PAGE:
Dispels the myths surrounding head impacts in youth sports and empowers parents to make informed decisions about sports participation.
“They’re just little kids, they don’t hit that hard or that much.” “Girls soccer is the most dangerous sport.” “Chronic Traumatic Encephalopathy only happens to former NFL players.” “Youth sports are safer than ever.” These are all myths propagated with the goal of maintaining the status quo in youth sports, which can subject young, rapidly maturing brains to hundreds of impacts each season. In this book, Julie Stamm dissects the issue of repetitive brain trauma in youth sports and their health consequences, explaining the science behind concussions, CTE, and subconcussive impacts written in an easy-to-understand approach, so you can be a well-informed consumer and decision maker. It’s not all about concussions. Those repetitive impacts that happen on every play in football or with every header in soccer can damage the brain, too. The consequences can be even worse for a child’s developing brain. Stamm counters the myths, bad arguments, and propaganda surrounding the youth sports industry. This book also provides guidance for those deciding whether or not their child should play sports with a high risk of repetitive brain trauma as well as for those hoping to make youth sports truly as safe as possible for young athletes.
Stamm, a former three-sport athlete herself, understands the many wonderful benefits that come from playing youth sports and believes all children should have the opportunity to play sports without the risk of long-term consequences. No athlete has to sustain hundreds of impacts and repetitive brain trauma in order to gain the benefits of sports. This work is a must-read before you suit up your child for another practice or send your team out for another game.
Julie Stamm, PhD, is a clinical assistant professor at the University of Wisconsin-Madison. She brings a unique perspective on the issues of repetitive head impacts in youth sports as a scientist and expert in the field, an anatomist with knowledge of childhood development throughout the body and the brain, and an athletic trainer who has provided medical care for athletes in a variety of sports. As an avid sports fan and a three-sport high school athlete from a small town in Wisconsin, she values the importance of sports participation for children. She resides in Fitchburg, WI.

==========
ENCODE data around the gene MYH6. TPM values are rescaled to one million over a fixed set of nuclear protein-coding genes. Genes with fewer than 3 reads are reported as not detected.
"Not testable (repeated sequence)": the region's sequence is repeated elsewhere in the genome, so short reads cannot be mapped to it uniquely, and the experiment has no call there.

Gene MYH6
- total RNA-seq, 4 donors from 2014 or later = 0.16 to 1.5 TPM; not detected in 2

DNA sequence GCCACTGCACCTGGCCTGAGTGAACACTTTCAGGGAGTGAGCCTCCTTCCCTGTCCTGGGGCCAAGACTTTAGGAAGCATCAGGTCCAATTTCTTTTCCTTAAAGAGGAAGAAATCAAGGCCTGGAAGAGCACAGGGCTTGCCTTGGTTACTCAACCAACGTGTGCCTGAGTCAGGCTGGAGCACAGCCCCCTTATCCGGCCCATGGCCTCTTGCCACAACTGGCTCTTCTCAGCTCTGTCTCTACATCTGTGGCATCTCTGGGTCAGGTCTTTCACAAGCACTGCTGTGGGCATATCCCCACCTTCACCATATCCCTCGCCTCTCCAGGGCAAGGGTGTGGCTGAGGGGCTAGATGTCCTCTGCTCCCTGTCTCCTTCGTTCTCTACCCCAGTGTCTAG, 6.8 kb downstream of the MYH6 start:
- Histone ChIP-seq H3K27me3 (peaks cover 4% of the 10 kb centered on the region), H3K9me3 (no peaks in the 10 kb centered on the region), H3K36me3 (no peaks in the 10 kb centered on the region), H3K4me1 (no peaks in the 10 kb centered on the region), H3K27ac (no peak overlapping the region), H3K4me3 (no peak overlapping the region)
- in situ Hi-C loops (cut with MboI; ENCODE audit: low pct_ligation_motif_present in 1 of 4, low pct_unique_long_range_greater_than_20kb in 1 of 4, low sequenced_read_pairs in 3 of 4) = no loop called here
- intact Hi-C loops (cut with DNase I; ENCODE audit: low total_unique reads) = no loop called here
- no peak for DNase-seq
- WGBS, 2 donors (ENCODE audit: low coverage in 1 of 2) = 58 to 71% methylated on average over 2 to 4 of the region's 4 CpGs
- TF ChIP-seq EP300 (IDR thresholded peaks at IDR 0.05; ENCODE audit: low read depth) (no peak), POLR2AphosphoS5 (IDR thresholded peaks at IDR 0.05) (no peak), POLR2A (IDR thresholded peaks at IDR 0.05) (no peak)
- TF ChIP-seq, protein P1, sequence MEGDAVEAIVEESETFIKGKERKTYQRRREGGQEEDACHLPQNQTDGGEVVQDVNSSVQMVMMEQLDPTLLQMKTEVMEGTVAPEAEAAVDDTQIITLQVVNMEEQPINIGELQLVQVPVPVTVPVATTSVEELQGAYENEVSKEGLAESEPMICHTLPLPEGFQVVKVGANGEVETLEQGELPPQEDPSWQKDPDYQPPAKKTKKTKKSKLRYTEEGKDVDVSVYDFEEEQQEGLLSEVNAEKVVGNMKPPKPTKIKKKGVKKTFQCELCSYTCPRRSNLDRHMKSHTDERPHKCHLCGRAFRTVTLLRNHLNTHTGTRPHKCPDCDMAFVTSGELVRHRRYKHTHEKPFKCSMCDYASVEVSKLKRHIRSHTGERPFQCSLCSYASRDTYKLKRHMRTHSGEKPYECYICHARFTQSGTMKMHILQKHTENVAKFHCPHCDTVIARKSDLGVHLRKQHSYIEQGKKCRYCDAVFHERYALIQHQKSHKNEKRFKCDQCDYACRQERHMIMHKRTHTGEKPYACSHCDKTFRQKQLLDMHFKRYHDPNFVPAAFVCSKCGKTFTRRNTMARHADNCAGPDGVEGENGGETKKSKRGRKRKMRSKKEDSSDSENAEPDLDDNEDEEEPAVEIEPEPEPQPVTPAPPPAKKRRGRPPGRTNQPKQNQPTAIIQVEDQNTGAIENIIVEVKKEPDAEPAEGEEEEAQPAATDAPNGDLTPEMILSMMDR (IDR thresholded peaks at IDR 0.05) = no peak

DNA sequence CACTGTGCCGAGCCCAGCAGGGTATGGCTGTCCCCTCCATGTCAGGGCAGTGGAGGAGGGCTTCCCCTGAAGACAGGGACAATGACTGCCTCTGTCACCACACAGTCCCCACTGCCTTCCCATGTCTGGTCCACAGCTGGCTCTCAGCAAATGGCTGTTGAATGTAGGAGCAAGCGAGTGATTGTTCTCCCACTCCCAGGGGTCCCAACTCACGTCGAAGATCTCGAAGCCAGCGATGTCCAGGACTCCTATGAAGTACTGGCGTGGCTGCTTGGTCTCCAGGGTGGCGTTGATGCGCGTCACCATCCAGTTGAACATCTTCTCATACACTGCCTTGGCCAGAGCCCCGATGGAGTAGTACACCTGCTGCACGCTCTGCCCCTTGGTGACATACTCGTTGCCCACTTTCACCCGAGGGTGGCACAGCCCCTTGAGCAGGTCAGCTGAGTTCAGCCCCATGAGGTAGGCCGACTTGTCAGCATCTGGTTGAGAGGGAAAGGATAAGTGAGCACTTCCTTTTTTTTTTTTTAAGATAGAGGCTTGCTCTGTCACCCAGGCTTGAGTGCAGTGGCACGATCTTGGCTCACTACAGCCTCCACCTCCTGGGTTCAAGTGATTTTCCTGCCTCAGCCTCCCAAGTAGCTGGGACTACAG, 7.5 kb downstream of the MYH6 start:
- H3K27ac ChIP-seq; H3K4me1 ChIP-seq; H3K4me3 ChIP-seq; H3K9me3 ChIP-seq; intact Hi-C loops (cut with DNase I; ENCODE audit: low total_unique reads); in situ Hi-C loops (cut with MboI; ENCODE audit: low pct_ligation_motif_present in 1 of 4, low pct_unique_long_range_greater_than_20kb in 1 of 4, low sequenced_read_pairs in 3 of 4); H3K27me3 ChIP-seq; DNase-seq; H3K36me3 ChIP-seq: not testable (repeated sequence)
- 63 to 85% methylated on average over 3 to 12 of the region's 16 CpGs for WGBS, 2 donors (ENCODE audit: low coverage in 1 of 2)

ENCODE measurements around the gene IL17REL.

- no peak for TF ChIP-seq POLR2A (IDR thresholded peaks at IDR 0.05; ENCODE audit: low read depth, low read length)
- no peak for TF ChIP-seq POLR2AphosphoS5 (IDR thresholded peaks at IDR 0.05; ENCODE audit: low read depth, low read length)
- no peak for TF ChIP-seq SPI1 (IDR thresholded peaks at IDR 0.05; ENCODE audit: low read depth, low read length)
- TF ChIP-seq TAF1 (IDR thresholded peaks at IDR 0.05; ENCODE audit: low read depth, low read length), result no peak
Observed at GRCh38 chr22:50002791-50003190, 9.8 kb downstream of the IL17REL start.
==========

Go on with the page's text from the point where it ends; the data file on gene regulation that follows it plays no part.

Introduction: Why I Wrote this Book
Part I: Youth Sports: The Wins and the Losses
Chapter 1: Why We Should Care About Repeated Brain Trauma in Youth Sports
Chapter 2: How Youth Sports Can Provide a Lifetime of Benefits
Chapter 3: Why Sports Culture Needs a Transformation
Part II: The Science: What We Know About Repetitive Brain Trauma in Sports
Chapter 4: Why Kids Really Do Hit That Hard (At Least That’s What Their Brain Feels)
Chapter 5: Why the Young Brain is Vulnerable
Chapter 6: Why It’s Not All About Concussions
Chapter 7: Why Head Impacts in Youth Sports May Be Disrupting Brain Development
Chapter 8: Why CTE is More Than an NFL Problem, and What it Means for Youth Sports
Part III: Bad Arguments for Maintaining the Status Quo in Youth Sports
Chapter 9: Why the Argument that Other Sports are Dangerous, too, is a Bad One
Chapter 10: Why Helmets and Other Technology Won’t Solve the Problem
Chapter 11: Why Safer Than Ever May Not Be Safe Enough
Chapter 12: Why You Don’t Have to Hit at a Young Age to Be a Superstar
Chapter 13: Why the Benefits of Sports Can Be Gained Without Repetitive Brain Trauma